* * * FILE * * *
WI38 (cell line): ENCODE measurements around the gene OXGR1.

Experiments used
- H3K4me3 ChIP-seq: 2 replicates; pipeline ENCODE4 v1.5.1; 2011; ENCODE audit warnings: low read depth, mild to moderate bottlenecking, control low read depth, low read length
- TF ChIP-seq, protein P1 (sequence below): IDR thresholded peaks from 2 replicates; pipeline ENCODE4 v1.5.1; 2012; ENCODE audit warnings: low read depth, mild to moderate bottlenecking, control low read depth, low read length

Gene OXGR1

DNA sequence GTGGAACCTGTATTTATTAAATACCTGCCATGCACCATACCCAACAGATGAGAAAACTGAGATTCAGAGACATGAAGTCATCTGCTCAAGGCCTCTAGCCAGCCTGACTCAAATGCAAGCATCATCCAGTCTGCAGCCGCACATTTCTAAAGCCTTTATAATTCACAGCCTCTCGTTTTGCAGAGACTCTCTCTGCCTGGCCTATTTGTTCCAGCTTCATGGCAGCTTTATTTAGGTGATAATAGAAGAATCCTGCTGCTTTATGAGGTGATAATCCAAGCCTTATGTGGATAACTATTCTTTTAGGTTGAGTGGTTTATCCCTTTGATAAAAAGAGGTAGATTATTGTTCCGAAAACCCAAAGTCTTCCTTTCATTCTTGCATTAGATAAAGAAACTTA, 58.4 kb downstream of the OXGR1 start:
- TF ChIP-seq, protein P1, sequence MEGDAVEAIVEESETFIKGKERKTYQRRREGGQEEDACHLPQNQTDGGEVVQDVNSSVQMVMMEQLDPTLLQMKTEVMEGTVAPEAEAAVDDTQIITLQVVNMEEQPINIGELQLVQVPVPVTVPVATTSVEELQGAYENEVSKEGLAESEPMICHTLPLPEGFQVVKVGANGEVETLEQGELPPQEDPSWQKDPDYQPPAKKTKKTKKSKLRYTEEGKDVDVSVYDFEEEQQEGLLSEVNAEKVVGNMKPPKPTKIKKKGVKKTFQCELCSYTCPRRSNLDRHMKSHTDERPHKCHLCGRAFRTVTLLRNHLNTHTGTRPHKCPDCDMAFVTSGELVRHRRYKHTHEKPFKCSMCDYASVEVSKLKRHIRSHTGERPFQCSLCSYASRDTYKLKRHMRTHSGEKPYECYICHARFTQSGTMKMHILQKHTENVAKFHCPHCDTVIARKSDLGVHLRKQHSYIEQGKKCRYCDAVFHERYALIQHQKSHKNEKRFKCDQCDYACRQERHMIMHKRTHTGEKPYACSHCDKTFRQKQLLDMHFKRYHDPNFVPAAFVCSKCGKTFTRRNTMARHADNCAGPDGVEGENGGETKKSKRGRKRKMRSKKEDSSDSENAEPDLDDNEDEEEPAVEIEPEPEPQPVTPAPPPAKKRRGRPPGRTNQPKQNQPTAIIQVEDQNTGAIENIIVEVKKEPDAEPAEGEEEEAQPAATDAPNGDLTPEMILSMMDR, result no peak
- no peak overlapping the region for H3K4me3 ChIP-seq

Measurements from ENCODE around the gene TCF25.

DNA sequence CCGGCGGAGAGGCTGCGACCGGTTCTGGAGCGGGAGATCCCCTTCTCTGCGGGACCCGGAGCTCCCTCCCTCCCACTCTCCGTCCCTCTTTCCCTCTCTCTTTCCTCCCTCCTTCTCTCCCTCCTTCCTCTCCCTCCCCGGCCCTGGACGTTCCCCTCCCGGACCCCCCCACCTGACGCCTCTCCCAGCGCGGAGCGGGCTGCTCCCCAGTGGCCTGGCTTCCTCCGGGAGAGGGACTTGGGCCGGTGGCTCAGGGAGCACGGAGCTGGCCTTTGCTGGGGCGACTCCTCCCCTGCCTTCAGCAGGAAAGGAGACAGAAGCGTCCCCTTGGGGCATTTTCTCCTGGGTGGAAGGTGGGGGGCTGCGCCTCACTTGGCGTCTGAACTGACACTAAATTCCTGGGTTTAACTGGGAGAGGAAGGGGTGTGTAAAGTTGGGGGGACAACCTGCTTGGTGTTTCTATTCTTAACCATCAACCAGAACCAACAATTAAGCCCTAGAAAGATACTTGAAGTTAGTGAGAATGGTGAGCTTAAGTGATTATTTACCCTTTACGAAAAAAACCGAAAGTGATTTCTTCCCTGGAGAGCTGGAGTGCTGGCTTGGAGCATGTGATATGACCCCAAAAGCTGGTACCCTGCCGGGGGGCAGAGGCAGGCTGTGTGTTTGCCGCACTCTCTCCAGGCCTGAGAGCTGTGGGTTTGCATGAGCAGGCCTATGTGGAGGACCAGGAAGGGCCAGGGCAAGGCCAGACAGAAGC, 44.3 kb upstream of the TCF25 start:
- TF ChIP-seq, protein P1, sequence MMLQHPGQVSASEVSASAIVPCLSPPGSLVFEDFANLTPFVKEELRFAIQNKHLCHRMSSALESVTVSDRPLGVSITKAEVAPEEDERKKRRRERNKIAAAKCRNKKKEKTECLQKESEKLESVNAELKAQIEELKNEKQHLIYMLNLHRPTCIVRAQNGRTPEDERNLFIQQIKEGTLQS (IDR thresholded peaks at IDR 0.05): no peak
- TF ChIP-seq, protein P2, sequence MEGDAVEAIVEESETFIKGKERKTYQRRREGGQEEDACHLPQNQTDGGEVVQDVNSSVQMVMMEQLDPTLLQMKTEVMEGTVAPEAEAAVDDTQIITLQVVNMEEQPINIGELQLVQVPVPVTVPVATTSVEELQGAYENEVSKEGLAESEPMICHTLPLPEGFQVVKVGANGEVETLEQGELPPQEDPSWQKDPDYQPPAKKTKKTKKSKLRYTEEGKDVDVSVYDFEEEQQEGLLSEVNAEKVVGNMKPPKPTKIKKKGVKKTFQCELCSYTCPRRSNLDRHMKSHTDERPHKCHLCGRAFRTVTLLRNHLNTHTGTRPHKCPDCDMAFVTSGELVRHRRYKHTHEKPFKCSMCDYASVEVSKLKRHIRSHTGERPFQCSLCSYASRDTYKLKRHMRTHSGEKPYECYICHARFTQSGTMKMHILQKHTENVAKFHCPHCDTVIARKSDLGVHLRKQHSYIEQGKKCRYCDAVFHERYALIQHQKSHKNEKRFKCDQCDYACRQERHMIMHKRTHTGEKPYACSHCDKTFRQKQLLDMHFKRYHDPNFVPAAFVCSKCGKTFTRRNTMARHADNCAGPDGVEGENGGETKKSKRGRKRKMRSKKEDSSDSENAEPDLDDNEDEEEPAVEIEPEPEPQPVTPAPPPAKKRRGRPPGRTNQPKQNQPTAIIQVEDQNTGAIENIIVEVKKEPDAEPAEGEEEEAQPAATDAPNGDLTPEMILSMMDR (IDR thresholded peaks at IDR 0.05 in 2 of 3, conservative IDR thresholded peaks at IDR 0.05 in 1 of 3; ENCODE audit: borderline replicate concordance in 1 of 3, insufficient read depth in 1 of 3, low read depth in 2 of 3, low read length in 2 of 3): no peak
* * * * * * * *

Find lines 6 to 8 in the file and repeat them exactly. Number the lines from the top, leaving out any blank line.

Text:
DNA sequence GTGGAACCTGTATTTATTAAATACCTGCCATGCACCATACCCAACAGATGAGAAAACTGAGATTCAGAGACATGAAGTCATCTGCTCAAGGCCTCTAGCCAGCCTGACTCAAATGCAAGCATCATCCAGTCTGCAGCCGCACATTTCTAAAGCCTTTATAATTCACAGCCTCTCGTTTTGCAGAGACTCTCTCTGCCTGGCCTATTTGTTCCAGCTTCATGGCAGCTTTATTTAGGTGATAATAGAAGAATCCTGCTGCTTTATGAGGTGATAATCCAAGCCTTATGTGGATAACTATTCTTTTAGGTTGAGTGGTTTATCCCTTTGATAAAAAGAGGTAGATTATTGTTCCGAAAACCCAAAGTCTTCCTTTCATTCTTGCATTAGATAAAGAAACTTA, 58.4 kb downstream of the OXGR1 start:
- TF ChIP-seq, protein P1, sequence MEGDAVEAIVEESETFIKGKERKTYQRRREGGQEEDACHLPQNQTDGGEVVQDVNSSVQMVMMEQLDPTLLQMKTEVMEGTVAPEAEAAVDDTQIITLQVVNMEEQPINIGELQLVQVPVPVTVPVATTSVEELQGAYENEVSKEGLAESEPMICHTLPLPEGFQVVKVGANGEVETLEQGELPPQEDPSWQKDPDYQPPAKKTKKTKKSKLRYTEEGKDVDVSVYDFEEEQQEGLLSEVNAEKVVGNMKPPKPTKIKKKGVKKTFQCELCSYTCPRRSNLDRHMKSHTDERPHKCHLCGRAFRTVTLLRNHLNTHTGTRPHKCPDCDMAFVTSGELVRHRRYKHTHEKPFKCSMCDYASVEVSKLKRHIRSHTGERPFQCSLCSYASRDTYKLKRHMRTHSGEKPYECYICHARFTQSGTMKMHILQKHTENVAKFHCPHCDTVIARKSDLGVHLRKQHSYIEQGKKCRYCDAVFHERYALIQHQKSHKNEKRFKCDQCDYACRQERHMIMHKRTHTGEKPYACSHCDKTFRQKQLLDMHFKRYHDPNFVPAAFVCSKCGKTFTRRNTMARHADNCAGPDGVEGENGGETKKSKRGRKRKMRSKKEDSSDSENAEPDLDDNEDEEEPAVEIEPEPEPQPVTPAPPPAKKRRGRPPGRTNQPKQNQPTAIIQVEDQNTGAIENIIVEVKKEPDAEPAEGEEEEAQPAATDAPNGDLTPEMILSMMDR, result no peak
- no peak overlapping the region for H3K4me3 ChIP-seq